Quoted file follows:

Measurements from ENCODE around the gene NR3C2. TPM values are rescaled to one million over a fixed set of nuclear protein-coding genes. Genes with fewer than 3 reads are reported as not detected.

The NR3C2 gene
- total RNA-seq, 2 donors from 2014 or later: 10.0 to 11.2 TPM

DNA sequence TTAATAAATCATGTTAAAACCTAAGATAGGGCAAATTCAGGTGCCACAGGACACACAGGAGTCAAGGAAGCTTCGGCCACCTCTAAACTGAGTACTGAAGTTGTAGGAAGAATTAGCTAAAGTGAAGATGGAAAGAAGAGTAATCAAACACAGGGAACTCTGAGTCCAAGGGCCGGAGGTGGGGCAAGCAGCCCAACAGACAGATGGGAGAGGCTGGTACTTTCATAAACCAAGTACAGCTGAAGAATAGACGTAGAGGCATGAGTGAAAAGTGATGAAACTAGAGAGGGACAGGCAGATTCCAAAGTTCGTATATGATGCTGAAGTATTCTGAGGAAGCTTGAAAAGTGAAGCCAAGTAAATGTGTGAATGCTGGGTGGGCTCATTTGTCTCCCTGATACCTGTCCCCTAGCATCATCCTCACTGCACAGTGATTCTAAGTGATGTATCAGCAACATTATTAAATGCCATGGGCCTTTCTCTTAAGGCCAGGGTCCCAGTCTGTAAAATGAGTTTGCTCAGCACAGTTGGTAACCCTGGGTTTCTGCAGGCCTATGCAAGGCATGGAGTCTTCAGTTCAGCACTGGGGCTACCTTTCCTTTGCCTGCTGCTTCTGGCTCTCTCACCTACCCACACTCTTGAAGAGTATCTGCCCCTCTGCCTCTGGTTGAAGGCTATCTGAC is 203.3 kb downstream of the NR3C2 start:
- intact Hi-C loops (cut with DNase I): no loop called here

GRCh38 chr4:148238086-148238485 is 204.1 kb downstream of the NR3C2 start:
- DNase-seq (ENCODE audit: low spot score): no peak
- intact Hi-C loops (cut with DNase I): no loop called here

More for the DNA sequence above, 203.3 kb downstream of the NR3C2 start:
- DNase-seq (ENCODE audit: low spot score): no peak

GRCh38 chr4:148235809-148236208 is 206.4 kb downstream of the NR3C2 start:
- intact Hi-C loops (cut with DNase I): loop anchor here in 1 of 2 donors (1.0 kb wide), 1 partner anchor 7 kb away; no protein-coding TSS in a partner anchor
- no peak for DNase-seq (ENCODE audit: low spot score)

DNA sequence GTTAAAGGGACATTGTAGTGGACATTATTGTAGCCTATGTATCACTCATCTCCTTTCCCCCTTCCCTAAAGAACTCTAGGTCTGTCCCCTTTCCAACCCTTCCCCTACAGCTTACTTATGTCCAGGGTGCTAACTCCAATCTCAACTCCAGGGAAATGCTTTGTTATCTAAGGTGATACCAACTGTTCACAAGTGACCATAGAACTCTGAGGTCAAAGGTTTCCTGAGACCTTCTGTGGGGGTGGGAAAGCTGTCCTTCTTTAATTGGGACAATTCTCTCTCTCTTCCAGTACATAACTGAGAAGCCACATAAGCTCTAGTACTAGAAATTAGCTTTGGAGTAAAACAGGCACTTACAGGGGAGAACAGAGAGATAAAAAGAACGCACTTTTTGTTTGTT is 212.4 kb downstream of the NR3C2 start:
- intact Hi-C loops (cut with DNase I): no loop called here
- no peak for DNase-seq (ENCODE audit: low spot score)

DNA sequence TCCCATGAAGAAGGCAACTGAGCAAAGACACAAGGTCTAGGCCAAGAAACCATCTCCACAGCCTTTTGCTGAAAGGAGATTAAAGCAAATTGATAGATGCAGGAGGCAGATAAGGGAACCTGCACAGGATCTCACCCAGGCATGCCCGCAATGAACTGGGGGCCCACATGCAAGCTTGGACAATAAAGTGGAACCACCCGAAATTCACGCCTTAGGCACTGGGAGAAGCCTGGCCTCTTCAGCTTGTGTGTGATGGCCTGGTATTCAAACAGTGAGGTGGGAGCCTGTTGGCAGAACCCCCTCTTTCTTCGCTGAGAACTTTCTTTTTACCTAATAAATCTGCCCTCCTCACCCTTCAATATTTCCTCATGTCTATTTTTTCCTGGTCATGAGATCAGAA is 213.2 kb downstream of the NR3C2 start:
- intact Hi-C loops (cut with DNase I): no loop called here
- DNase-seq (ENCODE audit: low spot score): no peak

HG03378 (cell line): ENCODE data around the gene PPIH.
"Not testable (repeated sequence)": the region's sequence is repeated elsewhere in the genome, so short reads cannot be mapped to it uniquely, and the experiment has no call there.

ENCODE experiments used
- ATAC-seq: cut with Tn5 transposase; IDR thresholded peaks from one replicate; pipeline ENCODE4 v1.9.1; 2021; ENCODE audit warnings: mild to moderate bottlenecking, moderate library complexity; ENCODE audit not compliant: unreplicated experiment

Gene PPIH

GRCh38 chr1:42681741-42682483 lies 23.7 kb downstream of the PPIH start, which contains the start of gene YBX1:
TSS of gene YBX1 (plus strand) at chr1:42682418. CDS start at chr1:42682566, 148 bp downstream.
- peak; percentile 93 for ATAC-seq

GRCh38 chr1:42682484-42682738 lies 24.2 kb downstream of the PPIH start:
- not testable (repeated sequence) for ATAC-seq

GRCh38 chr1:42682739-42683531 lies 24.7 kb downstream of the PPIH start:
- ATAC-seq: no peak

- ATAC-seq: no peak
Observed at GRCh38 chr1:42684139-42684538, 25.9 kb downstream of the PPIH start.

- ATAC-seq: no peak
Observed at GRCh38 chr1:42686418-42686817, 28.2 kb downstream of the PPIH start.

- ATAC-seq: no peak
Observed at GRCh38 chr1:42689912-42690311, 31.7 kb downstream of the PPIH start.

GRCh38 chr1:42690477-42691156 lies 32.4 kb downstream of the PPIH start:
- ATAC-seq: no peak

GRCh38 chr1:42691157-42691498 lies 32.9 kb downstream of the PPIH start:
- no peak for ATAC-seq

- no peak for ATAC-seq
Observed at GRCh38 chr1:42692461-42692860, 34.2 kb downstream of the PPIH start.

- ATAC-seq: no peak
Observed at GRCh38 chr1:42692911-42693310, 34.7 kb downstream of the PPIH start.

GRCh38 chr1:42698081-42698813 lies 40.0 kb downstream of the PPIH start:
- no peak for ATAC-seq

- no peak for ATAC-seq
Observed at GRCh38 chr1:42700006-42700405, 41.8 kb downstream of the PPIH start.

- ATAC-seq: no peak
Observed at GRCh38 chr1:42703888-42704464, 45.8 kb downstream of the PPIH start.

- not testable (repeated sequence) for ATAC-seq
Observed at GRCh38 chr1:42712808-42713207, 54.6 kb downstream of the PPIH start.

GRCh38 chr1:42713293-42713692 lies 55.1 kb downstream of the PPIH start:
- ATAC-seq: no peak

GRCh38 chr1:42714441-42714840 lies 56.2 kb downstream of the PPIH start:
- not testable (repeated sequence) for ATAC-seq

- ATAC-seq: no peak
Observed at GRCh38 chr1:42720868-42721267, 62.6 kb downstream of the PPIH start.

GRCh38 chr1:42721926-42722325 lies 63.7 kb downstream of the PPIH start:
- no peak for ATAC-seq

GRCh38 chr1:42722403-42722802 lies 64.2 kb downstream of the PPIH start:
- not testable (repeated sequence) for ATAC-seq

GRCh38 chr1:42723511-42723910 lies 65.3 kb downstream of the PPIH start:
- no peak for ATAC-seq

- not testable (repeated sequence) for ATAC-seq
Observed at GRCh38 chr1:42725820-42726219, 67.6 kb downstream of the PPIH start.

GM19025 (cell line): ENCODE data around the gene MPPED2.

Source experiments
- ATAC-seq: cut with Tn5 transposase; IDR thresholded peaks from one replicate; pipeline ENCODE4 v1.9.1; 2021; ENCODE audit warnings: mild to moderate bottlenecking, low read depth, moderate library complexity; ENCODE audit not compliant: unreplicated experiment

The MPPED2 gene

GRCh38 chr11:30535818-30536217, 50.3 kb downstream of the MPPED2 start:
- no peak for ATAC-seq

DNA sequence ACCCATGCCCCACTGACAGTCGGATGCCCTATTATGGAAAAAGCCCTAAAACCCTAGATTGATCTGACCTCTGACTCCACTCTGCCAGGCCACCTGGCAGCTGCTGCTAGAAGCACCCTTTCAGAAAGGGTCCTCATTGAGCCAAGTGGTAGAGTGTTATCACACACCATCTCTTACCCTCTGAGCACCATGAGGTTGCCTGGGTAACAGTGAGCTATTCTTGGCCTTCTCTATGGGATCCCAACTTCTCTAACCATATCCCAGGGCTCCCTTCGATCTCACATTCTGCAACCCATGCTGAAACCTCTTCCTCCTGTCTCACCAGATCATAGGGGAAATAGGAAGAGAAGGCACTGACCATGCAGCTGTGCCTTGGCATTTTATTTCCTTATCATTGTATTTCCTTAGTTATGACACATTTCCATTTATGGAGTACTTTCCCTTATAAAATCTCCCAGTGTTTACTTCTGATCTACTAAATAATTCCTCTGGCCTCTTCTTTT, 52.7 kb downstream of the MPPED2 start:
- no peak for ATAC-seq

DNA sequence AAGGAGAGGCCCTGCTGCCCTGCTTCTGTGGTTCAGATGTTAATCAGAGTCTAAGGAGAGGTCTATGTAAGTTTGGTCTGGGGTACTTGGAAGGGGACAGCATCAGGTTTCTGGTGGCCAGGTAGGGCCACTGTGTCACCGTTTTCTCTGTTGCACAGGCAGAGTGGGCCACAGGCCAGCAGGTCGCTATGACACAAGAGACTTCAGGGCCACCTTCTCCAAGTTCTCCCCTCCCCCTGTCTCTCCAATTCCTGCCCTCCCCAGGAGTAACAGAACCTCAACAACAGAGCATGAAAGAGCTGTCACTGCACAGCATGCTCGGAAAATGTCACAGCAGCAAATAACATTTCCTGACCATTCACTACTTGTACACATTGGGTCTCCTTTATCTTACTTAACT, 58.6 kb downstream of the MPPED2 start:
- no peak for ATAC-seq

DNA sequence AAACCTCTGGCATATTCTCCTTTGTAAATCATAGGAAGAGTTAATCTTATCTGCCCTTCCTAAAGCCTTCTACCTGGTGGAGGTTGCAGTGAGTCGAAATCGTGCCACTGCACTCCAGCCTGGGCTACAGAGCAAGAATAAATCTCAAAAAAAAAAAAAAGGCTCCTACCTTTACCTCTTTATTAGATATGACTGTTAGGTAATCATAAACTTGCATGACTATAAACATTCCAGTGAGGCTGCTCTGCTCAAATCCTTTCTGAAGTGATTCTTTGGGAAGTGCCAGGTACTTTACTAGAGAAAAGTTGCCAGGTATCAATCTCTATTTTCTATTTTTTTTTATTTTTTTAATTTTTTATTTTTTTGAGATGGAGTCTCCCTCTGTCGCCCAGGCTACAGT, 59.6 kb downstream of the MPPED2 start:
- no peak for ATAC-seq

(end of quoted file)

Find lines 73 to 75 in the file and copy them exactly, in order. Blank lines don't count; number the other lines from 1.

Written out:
- no peak for ATAC-seq

DNA sequence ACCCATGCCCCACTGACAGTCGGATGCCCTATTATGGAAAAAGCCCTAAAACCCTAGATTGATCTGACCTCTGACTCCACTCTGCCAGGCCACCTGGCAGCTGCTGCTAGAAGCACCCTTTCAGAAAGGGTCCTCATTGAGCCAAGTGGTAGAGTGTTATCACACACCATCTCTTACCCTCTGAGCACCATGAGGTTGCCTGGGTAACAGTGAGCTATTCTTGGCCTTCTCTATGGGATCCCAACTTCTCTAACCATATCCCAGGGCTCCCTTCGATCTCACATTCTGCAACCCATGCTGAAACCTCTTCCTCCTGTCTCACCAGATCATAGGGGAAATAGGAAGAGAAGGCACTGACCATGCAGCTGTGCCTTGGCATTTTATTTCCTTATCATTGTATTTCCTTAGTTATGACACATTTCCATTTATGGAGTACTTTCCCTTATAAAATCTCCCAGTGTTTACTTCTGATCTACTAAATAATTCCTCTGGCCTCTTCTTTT, 52.7 kb downstream of the MPPED2 start:
- no peak for ATAC-seq